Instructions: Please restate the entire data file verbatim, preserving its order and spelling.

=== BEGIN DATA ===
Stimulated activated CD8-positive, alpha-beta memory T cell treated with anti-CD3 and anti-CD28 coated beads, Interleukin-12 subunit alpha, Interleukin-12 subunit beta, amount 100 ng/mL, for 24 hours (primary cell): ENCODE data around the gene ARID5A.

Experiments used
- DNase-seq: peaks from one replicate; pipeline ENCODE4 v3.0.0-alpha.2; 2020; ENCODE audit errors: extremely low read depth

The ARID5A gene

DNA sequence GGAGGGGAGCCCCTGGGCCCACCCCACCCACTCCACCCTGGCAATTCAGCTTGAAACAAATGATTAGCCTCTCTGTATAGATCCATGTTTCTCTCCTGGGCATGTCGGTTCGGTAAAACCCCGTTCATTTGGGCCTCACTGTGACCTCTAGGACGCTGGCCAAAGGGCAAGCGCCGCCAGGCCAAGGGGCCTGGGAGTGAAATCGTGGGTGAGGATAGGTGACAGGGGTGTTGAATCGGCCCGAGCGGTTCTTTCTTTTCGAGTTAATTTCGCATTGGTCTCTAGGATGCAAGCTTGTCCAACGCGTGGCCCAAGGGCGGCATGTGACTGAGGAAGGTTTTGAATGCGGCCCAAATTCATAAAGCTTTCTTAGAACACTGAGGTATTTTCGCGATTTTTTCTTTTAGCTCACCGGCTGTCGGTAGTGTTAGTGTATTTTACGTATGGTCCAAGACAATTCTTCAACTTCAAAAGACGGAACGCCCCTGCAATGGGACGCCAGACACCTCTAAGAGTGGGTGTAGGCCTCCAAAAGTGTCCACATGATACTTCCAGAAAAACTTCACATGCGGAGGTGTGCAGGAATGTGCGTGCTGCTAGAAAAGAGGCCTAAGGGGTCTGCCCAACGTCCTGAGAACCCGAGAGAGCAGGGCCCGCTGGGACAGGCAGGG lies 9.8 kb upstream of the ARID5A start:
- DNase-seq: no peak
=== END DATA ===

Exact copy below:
Stimulated activated CD8-positive, alpha-beta memory T cell treated with anti-CD3 and anti-CD28 coated beads, Interleukin-12 subunit alpha, Interleukin-12 subunit beta, amount 100 ng/mL, for 24 hours (primary cell): ENCODE data around the gene ARID5A.

Experiments used
- DNase-seq: peaks from one replicate; pipeline ENCODE4 v3.0.0-alpha.2; 2020; ENCODE audit errors: extremely low read depth

The ARID5A gene

DNA sequence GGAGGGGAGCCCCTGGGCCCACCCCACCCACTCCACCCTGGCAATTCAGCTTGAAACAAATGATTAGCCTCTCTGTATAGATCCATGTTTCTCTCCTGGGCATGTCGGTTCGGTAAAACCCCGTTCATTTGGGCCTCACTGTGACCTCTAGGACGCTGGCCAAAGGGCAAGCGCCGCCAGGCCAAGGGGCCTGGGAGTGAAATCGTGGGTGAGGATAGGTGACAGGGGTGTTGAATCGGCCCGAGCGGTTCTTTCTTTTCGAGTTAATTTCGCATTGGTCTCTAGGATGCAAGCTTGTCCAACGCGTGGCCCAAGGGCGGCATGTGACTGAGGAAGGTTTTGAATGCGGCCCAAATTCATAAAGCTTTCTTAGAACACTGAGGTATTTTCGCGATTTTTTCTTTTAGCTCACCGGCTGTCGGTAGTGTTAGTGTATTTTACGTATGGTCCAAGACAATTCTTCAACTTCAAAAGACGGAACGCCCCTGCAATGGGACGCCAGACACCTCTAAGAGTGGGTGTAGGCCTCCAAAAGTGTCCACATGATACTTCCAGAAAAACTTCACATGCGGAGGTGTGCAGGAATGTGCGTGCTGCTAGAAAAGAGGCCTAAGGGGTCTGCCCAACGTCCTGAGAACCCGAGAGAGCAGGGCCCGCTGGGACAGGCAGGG lies 9.8 kb upstream of the ARID5A start:
- DNase-seq: no peak